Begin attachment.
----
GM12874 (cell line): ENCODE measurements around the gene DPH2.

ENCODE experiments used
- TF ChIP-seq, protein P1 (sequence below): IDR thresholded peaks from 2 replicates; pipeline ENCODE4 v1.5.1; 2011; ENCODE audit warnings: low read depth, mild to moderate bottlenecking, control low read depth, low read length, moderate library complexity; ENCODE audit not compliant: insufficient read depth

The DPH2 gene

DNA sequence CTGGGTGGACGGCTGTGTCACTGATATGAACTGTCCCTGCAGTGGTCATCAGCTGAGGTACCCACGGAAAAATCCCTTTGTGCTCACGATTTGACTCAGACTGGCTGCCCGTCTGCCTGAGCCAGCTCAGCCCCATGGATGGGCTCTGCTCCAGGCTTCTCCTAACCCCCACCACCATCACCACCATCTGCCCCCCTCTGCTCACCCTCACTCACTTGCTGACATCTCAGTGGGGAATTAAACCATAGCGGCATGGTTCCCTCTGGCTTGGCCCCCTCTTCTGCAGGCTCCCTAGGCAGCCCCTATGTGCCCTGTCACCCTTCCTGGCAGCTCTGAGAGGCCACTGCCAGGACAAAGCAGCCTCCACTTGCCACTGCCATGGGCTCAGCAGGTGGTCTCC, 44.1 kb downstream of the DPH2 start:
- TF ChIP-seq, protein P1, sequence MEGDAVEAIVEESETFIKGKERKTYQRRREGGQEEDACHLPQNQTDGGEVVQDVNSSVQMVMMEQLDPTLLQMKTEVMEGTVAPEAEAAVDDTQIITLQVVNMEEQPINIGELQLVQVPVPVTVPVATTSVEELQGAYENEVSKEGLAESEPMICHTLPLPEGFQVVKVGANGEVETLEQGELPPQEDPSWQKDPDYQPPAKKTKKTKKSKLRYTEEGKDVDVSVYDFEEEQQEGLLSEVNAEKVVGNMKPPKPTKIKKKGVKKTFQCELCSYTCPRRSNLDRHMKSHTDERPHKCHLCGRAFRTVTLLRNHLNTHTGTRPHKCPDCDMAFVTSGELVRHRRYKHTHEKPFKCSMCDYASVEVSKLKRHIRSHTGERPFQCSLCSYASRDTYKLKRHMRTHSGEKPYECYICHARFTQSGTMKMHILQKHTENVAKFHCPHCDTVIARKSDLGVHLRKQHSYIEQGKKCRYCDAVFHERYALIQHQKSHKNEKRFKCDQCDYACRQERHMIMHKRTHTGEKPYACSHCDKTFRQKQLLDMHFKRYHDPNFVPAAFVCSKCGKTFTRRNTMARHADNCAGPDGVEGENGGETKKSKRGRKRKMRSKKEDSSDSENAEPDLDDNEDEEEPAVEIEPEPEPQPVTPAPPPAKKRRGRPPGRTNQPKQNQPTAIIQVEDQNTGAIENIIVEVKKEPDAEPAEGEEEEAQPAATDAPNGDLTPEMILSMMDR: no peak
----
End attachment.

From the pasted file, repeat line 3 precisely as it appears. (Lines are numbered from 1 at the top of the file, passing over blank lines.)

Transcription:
- TF ChIP-seq, protein P1 (sequence below): IDR thresholded peaks from 2 replicates; pipeline ENCODE4 v1.5.1; 2011; ENCODE audit warnings: low read depth, mild to moderate bottlenecking, control low read depth, low read length, moderate library complexity; ENCODE audit not compliant: insufficient read depth